There are a lot of rocks in the yard which could be moved around. This delighted me. I grinned as I noticed one thing that thrives in the shade—moss.

no problem growing moss on rocks in the shade

no problem growing moss on rocks in the shade

Mulch and groundcovers are important in a garden of this size. I haven’t decided how to handle that yet, but I was happy to see a large expanse of vinca minor (periwinkle). Vinca is a wonderful ground cover for shady areas—but be sure to use the smaller v. minor and not the larger leaved v.major which will take over an area and become unmanageable.

Vinca minor--a wonderful groundcover for shady places.

Vinca minor–a wonderful groundcover for shady places.

I noticed a holly fern performing well in an alcove by the back patio.

Holly fern in medium bright shade

Holly fern in medium bright shade

The oak leaf hydrangea was doing well in one part of the yard. It was placed to get some late afternoon sun. I don’t think that this plant would perform in the deeper shade.

Oak leaf hydrangea in shade garden

Oak leaf hydrangea in shade garden

This gardenia seemed to be performing well. There weren’t any blooms on it but I could see evidence of flowers from a few weeks ago.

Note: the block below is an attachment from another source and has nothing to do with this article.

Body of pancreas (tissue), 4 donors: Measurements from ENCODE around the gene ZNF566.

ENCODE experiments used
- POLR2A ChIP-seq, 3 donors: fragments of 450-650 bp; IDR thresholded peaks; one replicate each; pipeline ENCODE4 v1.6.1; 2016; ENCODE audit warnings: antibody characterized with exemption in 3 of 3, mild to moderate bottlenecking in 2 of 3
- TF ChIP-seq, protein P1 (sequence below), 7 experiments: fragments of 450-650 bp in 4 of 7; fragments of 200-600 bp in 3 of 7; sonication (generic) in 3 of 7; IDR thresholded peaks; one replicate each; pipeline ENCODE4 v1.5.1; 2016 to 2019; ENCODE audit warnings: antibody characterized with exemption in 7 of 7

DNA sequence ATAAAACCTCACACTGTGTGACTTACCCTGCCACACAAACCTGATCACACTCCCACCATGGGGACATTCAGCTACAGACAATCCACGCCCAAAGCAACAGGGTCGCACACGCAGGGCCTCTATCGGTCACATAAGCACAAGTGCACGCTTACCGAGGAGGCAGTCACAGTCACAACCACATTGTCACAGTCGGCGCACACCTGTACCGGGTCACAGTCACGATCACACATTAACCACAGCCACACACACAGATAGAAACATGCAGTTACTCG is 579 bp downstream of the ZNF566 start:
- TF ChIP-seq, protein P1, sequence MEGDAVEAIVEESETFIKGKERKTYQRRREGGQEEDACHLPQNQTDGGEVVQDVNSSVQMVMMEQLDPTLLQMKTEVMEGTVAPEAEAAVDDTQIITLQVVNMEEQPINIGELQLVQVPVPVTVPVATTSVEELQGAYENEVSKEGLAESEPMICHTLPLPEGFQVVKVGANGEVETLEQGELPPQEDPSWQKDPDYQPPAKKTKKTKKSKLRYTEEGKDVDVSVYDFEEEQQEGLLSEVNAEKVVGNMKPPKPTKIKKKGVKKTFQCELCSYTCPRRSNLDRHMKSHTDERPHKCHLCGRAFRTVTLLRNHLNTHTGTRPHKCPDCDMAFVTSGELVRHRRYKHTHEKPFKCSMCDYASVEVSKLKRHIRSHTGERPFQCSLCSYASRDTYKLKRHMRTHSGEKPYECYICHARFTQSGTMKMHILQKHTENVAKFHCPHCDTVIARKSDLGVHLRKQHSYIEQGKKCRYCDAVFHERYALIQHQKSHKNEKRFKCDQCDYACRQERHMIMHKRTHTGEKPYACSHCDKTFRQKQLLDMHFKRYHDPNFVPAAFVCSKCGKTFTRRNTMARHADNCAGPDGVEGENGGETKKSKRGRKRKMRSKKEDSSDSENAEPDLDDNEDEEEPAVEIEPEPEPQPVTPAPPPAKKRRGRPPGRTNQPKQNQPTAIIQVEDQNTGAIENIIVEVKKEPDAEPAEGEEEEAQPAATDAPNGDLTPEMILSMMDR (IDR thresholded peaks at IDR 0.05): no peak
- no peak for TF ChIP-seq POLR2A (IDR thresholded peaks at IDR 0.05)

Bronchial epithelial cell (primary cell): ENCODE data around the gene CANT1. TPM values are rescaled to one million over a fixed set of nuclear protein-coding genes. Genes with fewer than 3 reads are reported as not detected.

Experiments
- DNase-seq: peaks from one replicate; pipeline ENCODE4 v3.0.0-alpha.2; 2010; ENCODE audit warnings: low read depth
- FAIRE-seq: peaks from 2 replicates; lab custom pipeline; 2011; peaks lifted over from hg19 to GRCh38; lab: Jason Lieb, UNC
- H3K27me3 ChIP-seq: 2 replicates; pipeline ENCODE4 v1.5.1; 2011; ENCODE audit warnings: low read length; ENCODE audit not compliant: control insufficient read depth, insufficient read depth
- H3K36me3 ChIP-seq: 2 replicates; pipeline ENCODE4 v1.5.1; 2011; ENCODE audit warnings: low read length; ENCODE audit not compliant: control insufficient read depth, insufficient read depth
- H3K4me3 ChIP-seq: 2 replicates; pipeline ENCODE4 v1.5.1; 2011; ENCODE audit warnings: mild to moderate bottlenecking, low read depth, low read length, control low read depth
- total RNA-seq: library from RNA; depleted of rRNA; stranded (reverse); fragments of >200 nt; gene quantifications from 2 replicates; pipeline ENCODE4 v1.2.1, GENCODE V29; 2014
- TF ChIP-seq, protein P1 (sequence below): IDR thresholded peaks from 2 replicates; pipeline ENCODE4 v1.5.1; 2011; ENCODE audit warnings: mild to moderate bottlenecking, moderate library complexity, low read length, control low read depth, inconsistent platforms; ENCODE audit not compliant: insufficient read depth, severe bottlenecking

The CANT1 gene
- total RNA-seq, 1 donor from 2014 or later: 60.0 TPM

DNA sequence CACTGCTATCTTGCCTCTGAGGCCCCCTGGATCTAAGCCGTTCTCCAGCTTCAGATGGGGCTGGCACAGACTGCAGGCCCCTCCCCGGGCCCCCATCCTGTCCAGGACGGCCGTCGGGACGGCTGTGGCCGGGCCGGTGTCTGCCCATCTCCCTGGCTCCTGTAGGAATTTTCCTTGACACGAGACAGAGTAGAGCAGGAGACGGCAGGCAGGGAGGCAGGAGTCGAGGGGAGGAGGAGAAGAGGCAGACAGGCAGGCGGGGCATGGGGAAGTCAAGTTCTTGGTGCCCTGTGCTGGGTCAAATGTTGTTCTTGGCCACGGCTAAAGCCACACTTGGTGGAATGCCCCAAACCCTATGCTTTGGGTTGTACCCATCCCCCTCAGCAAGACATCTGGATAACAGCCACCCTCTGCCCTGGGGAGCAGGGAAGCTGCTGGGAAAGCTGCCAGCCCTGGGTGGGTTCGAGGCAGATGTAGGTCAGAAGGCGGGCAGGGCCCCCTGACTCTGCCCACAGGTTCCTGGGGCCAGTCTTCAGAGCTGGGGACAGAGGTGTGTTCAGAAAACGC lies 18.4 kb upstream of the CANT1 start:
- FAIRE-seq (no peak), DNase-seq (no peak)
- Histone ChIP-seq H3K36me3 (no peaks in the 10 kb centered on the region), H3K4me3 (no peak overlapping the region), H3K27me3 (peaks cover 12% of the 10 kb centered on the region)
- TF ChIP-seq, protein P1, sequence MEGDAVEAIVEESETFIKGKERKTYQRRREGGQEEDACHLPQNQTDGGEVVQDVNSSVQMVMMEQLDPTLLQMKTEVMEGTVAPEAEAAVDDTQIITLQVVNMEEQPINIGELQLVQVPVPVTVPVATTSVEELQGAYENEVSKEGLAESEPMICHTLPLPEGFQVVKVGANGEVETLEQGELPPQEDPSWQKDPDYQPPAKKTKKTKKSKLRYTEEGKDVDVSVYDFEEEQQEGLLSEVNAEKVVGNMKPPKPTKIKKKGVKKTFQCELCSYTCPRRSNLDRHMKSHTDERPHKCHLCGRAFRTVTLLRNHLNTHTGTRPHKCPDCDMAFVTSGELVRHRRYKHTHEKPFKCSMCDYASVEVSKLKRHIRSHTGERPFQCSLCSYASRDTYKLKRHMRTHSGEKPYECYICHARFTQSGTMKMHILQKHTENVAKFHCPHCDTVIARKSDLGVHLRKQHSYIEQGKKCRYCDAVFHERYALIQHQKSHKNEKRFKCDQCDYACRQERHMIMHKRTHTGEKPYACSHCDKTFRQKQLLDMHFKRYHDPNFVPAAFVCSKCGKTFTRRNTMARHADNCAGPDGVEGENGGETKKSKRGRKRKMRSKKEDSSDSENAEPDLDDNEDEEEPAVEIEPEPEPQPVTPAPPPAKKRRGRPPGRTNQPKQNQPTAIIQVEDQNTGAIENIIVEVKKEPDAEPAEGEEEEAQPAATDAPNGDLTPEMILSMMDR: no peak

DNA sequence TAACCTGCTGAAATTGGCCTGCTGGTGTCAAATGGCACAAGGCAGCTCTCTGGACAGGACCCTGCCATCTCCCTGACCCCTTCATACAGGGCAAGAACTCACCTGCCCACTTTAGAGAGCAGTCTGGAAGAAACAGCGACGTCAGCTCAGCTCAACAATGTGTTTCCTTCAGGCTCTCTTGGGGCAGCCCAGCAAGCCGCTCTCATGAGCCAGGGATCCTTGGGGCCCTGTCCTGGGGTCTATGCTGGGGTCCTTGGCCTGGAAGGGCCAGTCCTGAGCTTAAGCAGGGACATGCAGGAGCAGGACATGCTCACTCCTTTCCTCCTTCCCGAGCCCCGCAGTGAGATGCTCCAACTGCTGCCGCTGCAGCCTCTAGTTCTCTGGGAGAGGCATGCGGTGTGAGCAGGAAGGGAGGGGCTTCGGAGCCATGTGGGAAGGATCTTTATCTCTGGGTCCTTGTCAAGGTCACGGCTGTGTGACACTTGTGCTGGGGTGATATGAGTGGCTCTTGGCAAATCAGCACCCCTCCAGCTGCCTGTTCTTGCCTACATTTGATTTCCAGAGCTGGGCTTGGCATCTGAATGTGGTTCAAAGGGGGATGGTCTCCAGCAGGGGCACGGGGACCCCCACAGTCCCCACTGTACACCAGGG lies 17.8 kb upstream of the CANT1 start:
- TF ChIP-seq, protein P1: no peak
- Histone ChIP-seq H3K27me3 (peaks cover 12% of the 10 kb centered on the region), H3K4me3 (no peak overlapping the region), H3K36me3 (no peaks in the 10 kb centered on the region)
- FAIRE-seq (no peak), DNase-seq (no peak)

broad leafed gardenia in the shade garden

broad leafed gardenia in the shade garden

I decided that we would spend a day cleaning, pruning, and generally shaping up the yard. Something just wasn’t right about the plantings and I wanted time to think about it so as we pruned and cleaned, I had time to look at the garden from a lot of different viewpoints. I’ve always thought of gardening as a four dimensional art form—there are the ubiquitous dimensions of height, width, and depth—but the art of the garden adds the dimension of being inside the creation and looking out. I suppose that the changes of time would also give us a fifth dimension. It depends on one’s viewpoint.

As we were cleaning and pruning I had occasion to sit in a chair on the back patio. I noticed a place in what I would call the back “wall” of the plantings that looked interesting. I studied it a while and then did some careful pruning, returning to the patio periodically to check the progress. The pruning opened up an interesting window in the “wall” which looked way out over a house across the street and into a pasture in the valley. Here’s what I saw